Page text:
Insomnia, or difficulty falling asleep, is an all too common problem in the United States, with countless individuals reporting short or long-term sleep issues each year due to stress, poor sleep habits, pain, or other health issues.
While medications exist to help those suffering from insomnia, the use of these medications—including Restoril—can quickly become habit forming, and the medications themselves are a common candidate for abuse.
What is Restoril?
Restoril is the brand name of temazepam, a benzodiazepine medication prescribed as a short-term treatment for insomnia.
Restoril is a sedative-hypnotic, meaning it provides a calming effect (sedative) to help you fall asleep (hypnotic).
The medication works by stimulating specific neurotransmitter activity to suppress central nervous system function and force the body and mind to calm down and relax.
Restoril is classified as a schedule IV drug, indicating a low potential for addiction and dependence when used as prescribed. However, Restoril is recommended for short-term use only, with prescriptions ending after seven to ten days
Side Effects Of Restoril
Restoril use is associated with a variety of potential side effects, including:
- sedation (drowsiness even outside of normal sleeping hours)
- muscle weakness
- loss of balance or coordination
- blurred vision
- nervousness, excitability, and irritability
- dry mouth/thirst
- pain, numbness, or a tingling sensation
Although less common, some serious side effects may also occur and are cause to seek medical attention:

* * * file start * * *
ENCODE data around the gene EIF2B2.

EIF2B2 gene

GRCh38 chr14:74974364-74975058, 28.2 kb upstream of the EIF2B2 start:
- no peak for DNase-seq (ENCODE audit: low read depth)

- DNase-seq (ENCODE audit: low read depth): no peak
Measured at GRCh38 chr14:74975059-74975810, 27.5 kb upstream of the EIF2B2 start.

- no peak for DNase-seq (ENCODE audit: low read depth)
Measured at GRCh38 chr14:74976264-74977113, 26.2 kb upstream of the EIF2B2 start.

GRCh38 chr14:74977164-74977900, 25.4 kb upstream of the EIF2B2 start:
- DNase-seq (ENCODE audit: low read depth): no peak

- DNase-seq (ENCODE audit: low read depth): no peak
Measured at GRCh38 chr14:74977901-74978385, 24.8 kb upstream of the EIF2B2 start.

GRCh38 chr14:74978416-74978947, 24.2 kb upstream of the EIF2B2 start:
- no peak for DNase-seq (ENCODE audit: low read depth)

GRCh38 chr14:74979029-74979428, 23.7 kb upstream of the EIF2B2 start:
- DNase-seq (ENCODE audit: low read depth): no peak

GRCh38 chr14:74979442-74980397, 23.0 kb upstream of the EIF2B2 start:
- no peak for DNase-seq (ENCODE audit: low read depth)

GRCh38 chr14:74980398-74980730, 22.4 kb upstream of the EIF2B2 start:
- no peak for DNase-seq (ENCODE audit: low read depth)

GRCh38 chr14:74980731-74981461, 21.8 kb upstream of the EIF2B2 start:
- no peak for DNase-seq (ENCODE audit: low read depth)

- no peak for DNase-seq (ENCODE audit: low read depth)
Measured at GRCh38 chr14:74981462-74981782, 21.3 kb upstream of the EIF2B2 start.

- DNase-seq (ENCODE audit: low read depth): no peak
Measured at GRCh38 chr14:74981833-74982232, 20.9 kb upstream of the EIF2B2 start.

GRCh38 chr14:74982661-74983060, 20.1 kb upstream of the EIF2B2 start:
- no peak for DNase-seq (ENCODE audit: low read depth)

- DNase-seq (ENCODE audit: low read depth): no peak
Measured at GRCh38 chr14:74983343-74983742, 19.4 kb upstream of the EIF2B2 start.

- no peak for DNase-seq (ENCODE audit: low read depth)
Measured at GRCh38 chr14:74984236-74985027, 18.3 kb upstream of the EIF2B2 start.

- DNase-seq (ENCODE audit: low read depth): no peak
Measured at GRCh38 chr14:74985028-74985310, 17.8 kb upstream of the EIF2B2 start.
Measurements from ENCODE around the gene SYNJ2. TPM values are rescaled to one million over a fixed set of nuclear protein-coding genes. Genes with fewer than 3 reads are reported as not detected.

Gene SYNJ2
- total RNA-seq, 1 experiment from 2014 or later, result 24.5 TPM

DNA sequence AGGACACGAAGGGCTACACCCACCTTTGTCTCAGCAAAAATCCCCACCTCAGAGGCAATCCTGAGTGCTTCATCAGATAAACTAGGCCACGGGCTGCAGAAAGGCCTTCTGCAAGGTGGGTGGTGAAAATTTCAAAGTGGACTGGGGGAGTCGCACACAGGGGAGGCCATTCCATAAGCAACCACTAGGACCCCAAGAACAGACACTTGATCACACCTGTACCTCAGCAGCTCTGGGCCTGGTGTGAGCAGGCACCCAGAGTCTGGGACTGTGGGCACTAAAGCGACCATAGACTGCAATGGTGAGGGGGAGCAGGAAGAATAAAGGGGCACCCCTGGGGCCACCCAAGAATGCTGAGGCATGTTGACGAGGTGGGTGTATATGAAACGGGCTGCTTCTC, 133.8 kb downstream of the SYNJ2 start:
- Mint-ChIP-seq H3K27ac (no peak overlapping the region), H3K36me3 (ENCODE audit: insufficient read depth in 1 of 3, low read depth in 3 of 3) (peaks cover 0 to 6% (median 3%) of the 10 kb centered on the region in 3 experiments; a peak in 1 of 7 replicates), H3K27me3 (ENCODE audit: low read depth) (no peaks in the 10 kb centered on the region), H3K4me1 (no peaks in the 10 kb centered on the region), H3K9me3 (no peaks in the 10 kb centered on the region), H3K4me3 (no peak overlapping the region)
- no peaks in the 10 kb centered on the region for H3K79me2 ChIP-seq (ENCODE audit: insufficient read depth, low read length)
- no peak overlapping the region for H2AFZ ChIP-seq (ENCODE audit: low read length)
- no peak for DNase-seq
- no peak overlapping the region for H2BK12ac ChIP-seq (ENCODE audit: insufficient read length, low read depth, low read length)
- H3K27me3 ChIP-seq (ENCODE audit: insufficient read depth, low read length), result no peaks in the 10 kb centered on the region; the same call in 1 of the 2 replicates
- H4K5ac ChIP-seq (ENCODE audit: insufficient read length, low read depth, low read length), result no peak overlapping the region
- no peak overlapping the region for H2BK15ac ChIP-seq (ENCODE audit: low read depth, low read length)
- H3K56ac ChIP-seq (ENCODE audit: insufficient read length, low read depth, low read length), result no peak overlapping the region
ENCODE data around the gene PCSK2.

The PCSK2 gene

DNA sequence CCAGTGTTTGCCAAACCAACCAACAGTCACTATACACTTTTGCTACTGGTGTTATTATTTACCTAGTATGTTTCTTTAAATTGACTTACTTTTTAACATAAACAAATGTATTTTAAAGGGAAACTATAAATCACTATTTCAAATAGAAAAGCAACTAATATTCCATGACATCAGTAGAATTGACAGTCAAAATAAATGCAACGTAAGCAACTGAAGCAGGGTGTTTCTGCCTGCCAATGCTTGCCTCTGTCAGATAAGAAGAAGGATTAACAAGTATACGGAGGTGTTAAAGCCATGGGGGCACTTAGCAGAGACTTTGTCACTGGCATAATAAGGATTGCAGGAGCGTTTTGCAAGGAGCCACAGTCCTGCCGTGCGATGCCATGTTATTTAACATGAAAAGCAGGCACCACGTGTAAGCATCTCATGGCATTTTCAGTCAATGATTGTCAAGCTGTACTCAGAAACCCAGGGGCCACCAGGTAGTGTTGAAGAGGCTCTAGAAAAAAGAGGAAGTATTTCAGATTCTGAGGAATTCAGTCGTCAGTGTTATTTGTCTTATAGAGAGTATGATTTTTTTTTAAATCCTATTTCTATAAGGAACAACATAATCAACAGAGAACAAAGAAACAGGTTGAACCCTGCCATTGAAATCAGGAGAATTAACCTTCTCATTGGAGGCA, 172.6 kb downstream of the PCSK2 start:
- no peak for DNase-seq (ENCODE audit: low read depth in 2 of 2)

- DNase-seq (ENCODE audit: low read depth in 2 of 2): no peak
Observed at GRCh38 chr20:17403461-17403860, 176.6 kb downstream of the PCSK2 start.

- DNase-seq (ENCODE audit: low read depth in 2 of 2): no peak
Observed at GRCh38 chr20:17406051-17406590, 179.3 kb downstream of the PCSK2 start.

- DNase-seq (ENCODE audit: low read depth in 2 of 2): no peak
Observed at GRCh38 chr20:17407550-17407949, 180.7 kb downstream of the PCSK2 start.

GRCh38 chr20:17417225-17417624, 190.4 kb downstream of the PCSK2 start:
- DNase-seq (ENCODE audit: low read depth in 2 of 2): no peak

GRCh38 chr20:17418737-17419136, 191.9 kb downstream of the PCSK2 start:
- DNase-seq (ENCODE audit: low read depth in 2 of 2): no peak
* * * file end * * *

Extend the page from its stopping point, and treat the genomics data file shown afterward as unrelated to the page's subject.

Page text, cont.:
- breathing difficulties
- pounding heartbeats
- mental confusion
- suicidal thoughts
- restless muscle movements
Restoril Abuse & Addiction
Restoril abuse is any non-prescriptive use of the medication, including recreational drug use as well as non-recreational use for the purpose of self-medication.
Some individuals who are introduced to the drug through a prescription may seek out the drug after their prescription ends, in order to continue self-treating insomnia or anxiety.
Or, as with alcohol abuse, Restoril may be taken recreationally in higher dosages to induce an intoxicating effect.
Restoril is also commonly abused in combination with other drugs ranging from marijuana to cocaine, opioids, methamphetamine, and alcohol.
This polysubstance abuse puts individuals in even greater risk of addiction, substance-induced psychosis, and overdose.
Signs Of Restoril Addiction
Any long-term or high dosage use of Restoril is likely to eventually result in tolerance, mental and physical dependence, and addiction.
If you have benzodiazepine addiction, you may experience:
- Tolerance: The drug becomes less and less effective at providing relaxation, suppressing anxiety, and aiding with sleep; higher doses are required to provide the same effect.
- Cravings: You may go doctor shopping or search for other sources of the medication because drug cravings dominate your daily life.
- Dependence: Going off the drug or cutting the dosage causes symptoms of withdrawal, including physical and mental distress, insomnia, and anxiety.